June 15, 2014

I Downloaded This Amazing Free Plug-in, And You Won't Believe What Happens Next...

by Chris Randall

I'm experimenting with clickbait-style post titles. Other audio blogs appear to be testing the waters with this information abortion, so I figure "hey, why not join the crowd?" How am I doing?

Anyhow, this is just a general info-dump of goings-on in my little corner of the world.

1. Unless you live under a rock, you know about the Eventide freebie, UltraChannel. I actually wouldn't normally bring it up here at all, as even though the Eventide guys are BFFs of ours and make stupifyingly good plug-ins (and even better hardware), their plugs are iLok only. However, as a result of a UI contract I'm currently doing, I had to install and tame an iLok. (And, god forbid, PT11.) Since I have one now, I was all "fuck it" and furthermore "whatevs." And got myself an UltraChannel. (And all the other Eventide native plugs while I was at it.) I'll say this much: UltraChannel is almost worth sucking it up for iLok. A fantastic, creative channel plug that is light on the CPU, yet extremely capable. If you have an iLok, or are thinking about buying one of those little buttplugs, here's where you get the Ultrachannel; use coupon code 0F736710. It'll be like $249 or something in a month or two, so if you're gonna do it, do it now.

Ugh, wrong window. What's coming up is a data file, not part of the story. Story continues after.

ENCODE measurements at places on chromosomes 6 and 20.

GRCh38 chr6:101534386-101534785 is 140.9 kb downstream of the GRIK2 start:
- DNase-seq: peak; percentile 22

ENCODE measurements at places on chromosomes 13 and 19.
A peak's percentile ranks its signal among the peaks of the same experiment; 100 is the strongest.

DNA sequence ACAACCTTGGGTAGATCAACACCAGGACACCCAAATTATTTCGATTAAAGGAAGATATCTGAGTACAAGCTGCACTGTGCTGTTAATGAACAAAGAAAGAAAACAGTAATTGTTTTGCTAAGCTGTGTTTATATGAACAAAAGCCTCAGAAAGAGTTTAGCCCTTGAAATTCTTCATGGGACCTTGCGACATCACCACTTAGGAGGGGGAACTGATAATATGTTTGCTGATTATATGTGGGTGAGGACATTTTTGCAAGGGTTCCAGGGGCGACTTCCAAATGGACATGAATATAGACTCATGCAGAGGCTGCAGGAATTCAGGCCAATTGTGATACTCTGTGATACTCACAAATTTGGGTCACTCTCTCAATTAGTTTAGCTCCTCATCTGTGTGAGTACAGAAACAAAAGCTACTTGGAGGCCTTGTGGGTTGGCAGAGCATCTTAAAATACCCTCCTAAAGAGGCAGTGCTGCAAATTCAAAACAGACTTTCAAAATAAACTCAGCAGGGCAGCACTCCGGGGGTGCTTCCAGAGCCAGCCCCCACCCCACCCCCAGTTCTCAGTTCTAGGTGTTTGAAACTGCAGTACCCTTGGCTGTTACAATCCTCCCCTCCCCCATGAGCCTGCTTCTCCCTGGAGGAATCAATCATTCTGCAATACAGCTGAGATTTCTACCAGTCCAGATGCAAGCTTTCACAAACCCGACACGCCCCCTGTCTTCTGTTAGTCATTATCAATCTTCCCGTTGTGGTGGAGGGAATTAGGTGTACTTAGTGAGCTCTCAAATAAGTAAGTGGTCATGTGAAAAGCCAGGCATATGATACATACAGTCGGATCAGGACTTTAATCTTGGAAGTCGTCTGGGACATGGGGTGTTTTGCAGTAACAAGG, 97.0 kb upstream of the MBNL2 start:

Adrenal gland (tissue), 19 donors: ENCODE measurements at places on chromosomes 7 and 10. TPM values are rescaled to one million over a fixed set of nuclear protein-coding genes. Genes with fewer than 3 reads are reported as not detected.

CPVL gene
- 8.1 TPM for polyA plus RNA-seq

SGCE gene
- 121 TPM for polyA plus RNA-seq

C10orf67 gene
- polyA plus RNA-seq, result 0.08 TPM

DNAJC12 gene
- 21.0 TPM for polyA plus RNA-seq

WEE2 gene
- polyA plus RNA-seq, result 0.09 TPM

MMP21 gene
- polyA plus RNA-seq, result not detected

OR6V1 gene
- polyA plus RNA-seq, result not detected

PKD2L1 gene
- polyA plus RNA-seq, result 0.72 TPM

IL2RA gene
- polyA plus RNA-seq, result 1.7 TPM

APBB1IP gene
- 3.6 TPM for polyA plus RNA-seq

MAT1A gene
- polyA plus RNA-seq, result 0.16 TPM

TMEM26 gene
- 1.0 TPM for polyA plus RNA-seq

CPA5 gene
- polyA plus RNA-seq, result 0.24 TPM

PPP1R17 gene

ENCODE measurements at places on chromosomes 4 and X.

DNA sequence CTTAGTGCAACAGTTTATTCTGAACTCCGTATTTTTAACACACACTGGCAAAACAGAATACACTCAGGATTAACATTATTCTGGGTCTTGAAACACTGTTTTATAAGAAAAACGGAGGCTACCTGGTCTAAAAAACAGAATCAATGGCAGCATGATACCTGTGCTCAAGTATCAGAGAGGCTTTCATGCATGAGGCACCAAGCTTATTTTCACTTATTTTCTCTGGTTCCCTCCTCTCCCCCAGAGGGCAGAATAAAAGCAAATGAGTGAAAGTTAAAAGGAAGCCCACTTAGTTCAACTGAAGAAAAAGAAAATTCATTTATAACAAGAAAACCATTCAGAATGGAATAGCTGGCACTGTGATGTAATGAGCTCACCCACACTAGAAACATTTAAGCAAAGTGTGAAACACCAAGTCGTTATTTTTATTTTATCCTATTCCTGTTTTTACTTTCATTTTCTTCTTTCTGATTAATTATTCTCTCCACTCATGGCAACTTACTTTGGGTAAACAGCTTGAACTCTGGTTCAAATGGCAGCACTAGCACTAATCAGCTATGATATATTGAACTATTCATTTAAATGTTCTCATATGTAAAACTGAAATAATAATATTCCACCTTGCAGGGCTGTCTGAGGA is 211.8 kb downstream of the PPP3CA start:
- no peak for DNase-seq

2. Just in case you think I might have changed my mind or am in any way endorsing it, fuck PACE and fuck iLok.

3. I'm pleased to report that my schedule, which was a bit hairy there for a while, is returning, slowly and surely, to its normal lazy, meandering ways, which means I'll be able to finish off the Audio Damage DRM Removal Event, and also bring the next Audio Damage plug-in to the finish line while Adam flails about in his Code Hole whipping Sequencer 1 in to shape. It was a little ridiculous there for a while, but I've cleared a majority of the nonsense now, and am back to being my usual self.

4. And finally, a question: what constitutes an "album" these days? Throughout my (first) career, I was all 10 SONGS OR BUST but the idea of a complete record seems to be slipping through the cracks in favor of a burst mode kind of release system. I tried this out a couple years ago, by pooping out 4 of what our oldsters call "EPs" in a row, and it was somehow... uh... unsatisfying? Even without physical media, there's just something about a cohesive chunk of music that is more visceral, at least to the maker. So my general takeaway: it is far easier to come up with 5 cohesive songs than 10, and the consumer seems to be indifferent. My forthcoming release that I'm just finishing up now is 10 tracks, but I'm left with the lingering impression that I should strip it to a pair of 5-track releases. Thoughts?


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Jun.24.2014 @ 11:28 AM
@boobs: "maybe we'll get lucky and gibson will buy Pace/ilok for no reason other than to put it on the shelf next to studio vision (rip)."....

+10000 good sir. STILL pissed about that. What a great solution. I am totally with boobs on this one.

Jul.01.2014 @ 7:21 AM
Well, this is still live, so my $.02.